Pass a Vec from Rust to C

For a project, I have to build a library that interfaces with a C program.

I'm thinking about how to do it, I don't have any code to show yet.

The idea is that the Rust library does its job and builds a Vec, it passes it to the C program, which interfaces with it.

I'm not sure how to do this.

Thank you.

#[repr(C)]
pub struct MyStruct {
    pub value : ::std::os::raw::c_int, 
    ......
}

pub extern "C" fn MakeJob(???) -> ??? {
    
    let my_struct = Vec::new();
    for struct_to_export in .... {
        my_struct.push(struct_to_export);
    }
    // export my_struct to C
    ....
}
???? MakeJob(????); 
typedef struct My_Struct
{
    int value;
    ....
} My_Struct;

void main(void){
    // call to MakeJob from Rust lib
    // 
    My_Struct ??? // Retrieve from Rust
    
}

You want to pass a pointer to the Vec to C, along with its length. The simplest way to obtain the pointer is probably via Vec::into_boxed_slice() and Box::into_raw(). Note that the C code must not attempt to deallocate the pointer, since it comes from a different allocator. Instead, the pointer should be passed to a Rust function that reconstructs the Box using Box::from_raw and then drops it, to ensure it gets deallocated by Rust's allocator.

You need to split the vector into its three components with the following methods:

Once you have done this, you can use mem::forget to destroy the vector without running its destructor. Then you just pass the three components to C, and C will be able to access the nth element via the pointer.

To destroy the vector, the C code must pass it back to Rust. Rust can then destroy it by rebuilding it using Vec::from_raw_parts. It is not possible to allocate, reallocate or deallocate the vector with the malloc/realloc/free methods in C. All of that must be done by passing it back to Rust. On the other hand, changing the length in C is perfectly fine as long as it doesn't grow larger than the capacity.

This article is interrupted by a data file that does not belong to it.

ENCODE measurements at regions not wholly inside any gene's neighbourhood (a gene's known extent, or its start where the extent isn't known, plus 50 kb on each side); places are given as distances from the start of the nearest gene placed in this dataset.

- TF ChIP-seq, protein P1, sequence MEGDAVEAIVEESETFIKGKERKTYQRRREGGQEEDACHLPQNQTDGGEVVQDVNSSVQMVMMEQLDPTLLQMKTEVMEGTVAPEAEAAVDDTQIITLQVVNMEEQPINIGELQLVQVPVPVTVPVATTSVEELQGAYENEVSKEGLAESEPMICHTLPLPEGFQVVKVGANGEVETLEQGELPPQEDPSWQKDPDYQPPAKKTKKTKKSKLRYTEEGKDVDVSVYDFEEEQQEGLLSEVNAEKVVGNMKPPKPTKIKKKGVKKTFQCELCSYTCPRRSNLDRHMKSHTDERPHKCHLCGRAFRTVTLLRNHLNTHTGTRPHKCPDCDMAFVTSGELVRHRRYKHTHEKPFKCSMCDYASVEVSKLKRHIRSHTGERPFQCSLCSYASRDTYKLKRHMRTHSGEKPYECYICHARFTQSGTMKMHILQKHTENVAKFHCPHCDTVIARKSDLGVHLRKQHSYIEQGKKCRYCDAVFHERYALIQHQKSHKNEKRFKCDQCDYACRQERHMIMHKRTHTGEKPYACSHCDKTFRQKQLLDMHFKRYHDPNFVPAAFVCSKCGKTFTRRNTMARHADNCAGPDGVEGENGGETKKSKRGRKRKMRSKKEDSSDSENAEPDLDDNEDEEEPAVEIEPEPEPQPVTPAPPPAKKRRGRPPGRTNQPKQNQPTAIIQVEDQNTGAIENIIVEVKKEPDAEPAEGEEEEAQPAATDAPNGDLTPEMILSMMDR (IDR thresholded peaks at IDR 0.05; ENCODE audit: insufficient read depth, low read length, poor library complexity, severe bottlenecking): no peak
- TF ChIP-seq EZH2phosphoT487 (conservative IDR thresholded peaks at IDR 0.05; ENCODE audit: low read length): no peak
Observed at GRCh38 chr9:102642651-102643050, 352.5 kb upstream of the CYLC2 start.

@jameseb7 Be aware that into_boxed_slice() can be troublesome. It produces a fat pointer which must be split and put back together properly.

5 Likes

That is true. I was going to suggest the as_ptr() approach, then figured into_boxed_slice() would be better to avoid the mem::forget(), but forgot the need for an extra cast to thin the pointer.

I was surprised that there isn't a Vec::into_ptr(). There's Vec::into_raw_parts(), but that's not stable yet.

The challenge with into_boxed_slice() is that to pass it to C, you must take the *mut [T] you got from Box::into_raw and split it into:

  • A pointer to the first element. Should have the type *mut T.
  • It's length.

Then to deallocate it in Rust, you take those two pieces and turn them back into a *mut [T] using std::ptr::slice_from_raw_parts_mut. Only at this point can you use Box::from_raw. Because of this, it is not much simpler than the solution that uses Vec directly besides the fact that you don't need to store the capacity separately.

1 Like

For this task I heavily recommend you use safer-ffi, this way you won't have to write unsafe code on the Rust side, and will have a header generation for free :slightly_smiling_face: :

image

src/lib.rs

  #![allow(nonstandard_style] // to use other casing conventions unhindered.

+ use ::safer_ffi::prelude::*;

+ #[derive_ReprC]
  #[repr(C)]
  pub struct MyStruct {
      pub value : ::std::os::raw::c_int, 
      // ...
  }

- #[no_mangle] pub /* unsafe */ extern "C'
+ #[ffi_export]
  fn MakeJob ()
+   -> repr_c::Vec<MyStruct>
  {    
      let mut my_structs = Vec::new();
      for struct_to_export in ... {
          my_structs.push(struct_to_export);
      }
      // export my_struct to C
+     my_structs.into()
  }

Cargo.toml

[lib]
crate-type = [ "staticlib" ] # or cdylib
[dependencies.safer-ffi]
version = "0.0.5"
features = [ "proc_macros" ]

Header generation

src/lib.rs

#[cfg(feature = "generate-headers")]
#[test]
fn generate_headers ()
  -> ::std::io::Result<()>
{
    ::safer_ffi::headers::builder()
        .to_file("headers.h")?  // Feel free to rename to your liking (you could even read from an env var)
        .generate()
}

Cargo.toml

[features]
generate-headers = ["safer-ffi/headers"]

Shell

cargo test --features generate-headers -- generate_headers

headers.h then contains:

/*! \file */
/*******************************************
 *                                         *
 *  File auto-generated by `::safer_ffi`.  *
 *                                         *
 *  Do not manually edit this file.        *